Daniel Cochran (University of Wisconsin-Madison)
Journal of History and Cultures: (3) 2013
In the year 526 CE, the bishop of Rome, Pope Felix IV, petitioned the Ostrogoth king Theoderic for permission to convert a small complex in the Forum Romanum into a place of worship dedicated to the Saints Cosmas and Damian (fig. 1). The complex consists of two pre-Christian buildings—an apsidal hall in the corner of the Templum Pacis and a small rotunda facing the Via Sacra in the Forum Romanum—that were conjoined in the early-fourth century during the reign of the emperor Maxentius (figs. 2, 4). While Pope Felix IV did very little to alter the exterior of this complex, he installed in the apse of the narrow hall a stunning mosaic that depicts Christ, the apostles Peter and Paul and the patron saints Cosmas and Damian, as well the eastern military saint Theodore and a portrait of Felix IV himself (fig. 3). Although heavily restored in the sixteenth and seventeenth centuries, this apse mosaic remains one of the finest and most historically significant examples of late antique Christian art in Rome. This paper critiques traditional interpretations of this church—its physical location and its apse mosaic—in light of new research that nuances our understanding of the historical context in which it was commissioned.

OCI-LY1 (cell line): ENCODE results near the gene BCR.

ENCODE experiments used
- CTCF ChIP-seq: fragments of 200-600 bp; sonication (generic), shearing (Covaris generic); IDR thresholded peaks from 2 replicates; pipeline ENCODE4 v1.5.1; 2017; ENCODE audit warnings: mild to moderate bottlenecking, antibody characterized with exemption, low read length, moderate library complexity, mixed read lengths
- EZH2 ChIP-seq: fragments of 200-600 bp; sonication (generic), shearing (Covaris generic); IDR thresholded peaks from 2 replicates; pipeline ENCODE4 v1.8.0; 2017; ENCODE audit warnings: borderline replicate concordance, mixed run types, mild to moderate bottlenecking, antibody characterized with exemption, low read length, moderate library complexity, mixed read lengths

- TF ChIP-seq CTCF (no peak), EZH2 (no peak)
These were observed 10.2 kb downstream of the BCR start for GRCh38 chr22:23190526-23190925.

As the first Christian basilica constructed in the political and religious heart of ancient Rome, the church of Santi Cosma e Damiano and its impressive mosaic have traditionally been understood as emblematic of the demise of the ancient city and its institutions, and the simultaneous, rapid rise of ecclesiastical authority. Scholars have long argued that the urban infrastructure and religious, cultural, and political institutions of ancient Rome began to crumble away in the decades following Constantine’s departure for the Bosporus, allowing the bishop of Rome to step into the void and become the uncontested voice of authority within the city.
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